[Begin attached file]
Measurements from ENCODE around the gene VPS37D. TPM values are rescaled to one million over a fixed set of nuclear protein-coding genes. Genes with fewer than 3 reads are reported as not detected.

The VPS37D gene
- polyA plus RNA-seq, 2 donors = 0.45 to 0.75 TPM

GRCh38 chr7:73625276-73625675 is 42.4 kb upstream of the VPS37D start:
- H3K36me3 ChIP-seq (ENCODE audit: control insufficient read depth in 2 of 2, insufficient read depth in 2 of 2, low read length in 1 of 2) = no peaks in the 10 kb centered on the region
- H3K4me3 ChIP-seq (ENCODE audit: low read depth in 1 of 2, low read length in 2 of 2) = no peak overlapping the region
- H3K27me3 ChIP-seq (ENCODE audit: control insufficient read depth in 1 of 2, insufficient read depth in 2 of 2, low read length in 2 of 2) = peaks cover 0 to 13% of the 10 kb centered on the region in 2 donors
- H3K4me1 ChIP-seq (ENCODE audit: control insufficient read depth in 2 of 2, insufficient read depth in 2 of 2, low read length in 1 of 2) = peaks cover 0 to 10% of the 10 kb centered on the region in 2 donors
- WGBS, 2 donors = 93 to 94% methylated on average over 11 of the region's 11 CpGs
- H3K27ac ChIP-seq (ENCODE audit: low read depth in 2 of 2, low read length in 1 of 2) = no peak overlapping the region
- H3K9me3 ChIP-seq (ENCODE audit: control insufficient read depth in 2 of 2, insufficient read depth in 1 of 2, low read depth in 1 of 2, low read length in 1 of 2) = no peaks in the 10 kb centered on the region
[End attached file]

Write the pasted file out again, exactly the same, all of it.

Measurements from ENCODE around the gene VPS37D. TPM values are rescaled to one million over a fixed set of nuclear protein-coding genes. Genes with fewer than 3 reads are reported as not detected.

The VPS37D gene
- polyA plus RNA-seq, 2 donors = 0.45 to 0.75 TPM

GRCh38 chr7:73625276-73625675 is 42.4 kb upstream of the VPS37D start:
- H3K36me3 ChIP-seq (ENCODE audit: control insufficient read depth in 2 of 2, insufficient read depth in 2 of 2, low read length in 1 of 2) = no peaks in the 10 kb centered on the region
- H3K4me3 ChIP-seq (ENCODE audit: low read depth in 1 of 2, low read length in 2 of 2) = no peak overlapping the region
- H3K27me3 ChIP-seq (ENCODE audit: control insufficient read depth in 1 of 2, insufficient read depth in 2 of 2, low read length in 2 of 2) = peaks cover 0 to 13% of the 10 kb centered on the region in 2 donors
- H3K4me1 ChIP-seq (ENCODE audit: control insufficient read depth in 2 of 2, insufficient read depth in 2 of 2, low read length in 1 of 2) = peaks cover 0 to 10% of the 10 kb centered on the region in 2 donors
- WGBS, 2 donors = 93 to 94% methylated on average over 11 of the region's 11 CpGs
- H3K27ac ChIP-seq (ENCODE audit: low read depth in 2 of 2, low read length in 1 of 2) = no peak overlapping the region
- H3K9me3 ChIP-seq (ENCODE audit: control insufficient read depth in 2 of 2, insufficient read depth in 1 of 2, low read depth in 1 of 2, low read length in 1 of 2) = no peaks in the 10 kb centered on the region